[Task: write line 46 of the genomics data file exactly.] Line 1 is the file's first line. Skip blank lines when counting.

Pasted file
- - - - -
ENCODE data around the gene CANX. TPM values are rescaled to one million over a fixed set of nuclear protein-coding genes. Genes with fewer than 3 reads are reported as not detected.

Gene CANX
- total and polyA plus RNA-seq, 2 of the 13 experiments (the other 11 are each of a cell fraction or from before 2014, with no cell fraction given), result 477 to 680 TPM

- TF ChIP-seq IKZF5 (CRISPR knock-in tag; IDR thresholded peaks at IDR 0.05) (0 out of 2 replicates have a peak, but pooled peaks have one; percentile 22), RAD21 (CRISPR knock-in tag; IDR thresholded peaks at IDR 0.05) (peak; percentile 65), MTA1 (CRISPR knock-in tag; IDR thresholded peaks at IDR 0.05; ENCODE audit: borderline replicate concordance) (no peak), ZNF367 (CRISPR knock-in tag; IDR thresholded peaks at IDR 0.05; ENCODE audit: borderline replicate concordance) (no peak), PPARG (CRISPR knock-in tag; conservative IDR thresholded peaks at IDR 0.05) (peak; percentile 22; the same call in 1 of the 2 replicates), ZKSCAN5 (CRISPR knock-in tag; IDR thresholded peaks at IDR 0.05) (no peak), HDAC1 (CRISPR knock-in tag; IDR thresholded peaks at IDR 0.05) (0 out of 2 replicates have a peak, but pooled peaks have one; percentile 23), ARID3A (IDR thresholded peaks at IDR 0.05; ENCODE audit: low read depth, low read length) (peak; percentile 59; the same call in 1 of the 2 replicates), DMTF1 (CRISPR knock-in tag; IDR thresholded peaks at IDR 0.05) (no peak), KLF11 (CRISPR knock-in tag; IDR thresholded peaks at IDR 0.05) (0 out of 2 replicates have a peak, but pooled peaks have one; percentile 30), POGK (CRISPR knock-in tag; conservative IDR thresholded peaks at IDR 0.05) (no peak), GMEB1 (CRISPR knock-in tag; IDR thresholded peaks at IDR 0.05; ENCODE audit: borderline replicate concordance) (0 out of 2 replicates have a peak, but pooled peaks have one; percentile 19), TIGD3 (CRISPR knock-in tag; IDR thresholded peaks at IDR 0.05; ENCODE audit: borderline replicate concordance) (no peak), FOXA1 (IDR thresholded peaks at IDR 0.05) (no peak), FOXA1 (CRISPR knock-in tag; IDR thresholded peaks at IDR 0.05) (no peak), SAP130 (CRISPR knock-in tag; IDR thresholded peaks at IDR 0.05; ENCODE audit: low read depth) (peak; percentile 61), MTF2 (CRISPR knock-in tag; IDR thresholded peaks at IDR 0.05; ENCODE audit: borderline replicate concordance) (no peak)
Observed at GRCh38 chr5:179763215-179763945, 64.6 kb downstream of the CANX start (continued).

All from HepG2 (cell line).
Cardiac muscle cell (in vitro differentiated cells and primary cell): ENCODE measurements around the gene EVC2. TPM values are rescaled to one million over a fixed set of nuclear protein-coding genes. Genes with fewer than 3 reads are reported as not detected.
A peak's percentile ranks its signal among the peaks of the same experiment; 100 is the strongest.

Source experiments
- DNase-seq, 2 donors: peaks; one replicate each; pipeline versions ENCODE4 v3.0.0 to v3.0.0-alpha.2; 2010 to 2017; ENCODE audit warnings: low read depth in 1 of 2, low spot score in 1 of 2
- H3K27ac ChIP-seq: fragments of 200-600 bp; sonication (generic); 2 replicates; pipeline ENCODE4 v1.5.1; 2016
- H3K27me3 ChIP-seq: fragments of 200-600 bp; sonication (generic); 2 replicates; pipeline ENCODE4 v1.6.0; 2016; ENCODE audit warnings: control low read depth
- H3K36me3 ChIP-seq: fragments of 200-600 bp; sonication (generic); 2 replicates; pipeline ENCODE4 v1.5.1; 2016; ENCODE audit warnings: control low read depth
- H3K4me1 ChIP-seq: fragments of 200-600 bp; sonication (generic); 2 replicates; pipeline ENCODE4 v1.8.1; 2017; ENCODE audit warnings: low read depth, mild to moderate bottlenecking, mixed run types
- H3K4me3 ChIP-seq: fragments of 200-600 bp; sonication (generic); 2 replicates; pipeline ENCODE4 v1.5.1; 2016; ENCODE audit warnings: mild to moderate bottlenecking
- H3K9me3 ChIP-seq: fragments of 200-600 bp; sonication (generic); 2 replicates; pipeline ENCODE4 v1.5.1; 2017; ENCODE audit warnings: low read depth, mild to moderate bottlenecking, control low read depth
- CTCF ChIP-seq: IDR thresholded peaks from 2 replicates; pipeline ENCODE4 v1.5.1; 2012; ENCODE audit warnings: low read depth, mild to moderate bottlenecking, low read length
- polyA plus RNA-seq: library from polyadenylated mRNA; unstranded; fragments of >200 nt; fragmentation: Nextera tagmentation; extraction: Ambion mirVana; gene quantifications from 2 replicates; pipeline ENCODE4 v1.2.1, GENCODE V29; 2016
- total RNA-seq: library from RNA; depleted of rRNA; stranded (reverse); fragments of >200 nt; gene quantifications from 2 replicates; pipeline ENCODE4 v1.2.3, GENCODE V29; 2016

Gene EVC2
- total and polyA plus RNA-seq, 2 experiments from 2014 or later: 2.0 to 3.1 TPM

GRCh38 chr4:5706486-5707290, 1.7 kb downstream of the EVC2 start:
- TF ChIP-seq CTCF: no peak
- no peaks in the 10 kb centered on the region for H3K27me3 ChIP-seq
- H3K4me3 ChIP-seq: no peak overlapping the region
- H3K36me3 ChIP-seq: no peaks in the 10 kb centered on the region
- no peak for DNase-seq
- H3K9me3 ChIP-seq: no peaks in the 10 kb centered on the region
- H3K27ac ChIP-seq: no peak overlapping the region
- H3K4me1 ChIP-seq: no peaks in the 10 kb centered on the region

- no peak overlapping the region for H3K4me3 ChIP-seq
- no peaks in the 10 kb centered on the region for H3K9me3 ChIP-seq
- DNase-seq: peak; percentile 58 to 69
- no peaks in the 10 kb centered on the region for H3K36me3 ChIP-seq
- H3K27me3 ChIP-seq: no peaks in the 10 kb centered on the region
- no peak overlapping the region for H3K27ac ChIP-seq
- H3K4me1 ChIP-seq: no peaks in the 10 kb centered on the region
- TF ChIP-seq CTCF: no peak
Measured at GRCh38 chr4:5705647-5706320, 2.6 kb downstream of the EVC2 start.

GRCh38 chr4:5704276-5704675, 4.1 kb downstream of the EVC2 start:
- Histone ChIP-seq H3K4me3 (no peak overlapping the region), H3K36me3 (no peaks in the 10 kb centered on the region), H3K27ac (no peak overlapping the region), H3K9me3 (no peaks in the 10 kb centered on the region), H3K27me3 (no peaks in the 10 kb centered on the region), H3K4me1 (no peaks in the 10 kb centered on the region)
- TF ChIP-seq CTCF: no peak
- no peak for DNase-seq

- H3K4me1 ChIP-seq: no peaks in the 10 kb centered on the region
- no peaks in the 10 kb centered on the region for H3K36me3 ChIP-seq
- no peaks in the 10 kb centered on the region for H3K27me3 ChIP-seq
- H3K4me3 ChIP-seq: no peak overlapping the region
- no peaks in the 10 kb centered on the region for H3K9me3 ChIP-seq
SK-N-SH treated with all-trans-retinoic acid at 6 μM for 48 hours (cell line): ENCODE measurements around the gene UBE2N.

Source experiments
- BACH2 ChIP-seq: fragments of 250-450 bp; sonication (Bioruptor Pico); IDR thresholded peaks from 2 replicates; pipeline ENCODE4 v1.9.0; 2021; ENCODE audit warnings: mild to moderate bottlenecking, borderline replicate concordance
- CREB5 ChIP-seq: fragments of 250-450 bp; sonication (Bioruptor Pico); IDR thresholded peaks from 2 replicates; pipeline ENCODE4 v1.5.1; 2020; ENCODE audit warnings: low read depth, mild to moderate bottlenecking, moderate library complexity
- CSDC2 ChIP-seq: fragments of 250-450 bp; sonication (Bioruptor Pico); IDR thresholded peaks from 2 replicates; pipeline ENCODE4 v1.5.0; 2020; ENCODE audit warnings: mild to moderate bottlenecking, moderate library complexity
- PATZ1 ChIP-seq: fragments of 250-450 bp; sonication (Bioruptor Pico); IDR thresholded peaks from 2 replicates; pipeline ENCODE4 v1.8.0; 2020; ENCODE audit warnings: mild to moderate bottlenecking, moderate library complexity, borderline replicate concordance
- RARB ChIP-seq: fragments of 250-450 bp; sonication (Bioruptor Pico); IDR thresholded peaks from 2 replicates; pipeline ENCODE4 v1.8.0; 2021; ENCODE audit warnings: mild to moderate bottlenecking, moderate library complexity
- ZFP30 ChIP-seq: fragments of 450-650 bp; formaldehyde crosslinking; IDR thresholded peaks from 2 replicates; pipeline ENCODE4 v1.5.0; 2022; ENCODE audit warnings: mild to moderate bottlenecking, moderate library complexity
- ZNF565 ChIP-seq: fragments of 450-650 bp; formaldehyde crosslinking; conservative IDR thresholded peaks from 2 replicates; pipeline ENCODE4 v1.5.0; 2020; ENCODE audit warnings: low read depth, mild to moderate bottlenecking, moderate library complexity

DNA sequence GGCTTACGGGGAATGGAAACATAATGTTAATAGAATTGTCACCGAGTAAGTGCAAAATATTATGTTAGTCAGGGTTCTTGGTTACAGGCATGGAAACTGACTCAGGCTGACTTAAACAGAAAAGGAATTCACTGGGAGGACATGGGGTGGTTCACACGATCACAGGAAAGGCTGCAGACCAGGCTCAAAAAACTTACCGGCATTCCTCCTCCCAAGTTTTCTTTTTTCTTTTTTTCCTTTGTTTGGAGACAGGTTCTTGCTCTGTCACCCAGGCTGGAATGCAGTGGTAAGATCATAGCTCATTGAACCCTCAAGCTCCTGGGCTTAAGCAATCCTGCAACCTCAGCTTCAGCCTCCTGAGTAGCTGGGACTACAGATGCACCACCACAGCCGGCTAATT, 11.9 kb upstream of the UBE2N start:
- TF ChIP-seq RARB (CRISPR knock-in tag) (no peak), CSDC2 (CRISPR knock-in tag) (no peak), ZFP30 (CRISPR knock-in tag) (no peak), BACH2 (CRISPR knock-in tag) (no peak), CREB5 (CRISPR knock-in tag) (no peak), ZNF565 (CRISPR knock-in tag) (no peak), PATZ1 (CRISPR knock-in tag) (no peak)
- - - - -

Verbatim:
- no peaks in the 10 kb centered on the region for H3K27me3 ChIP-seq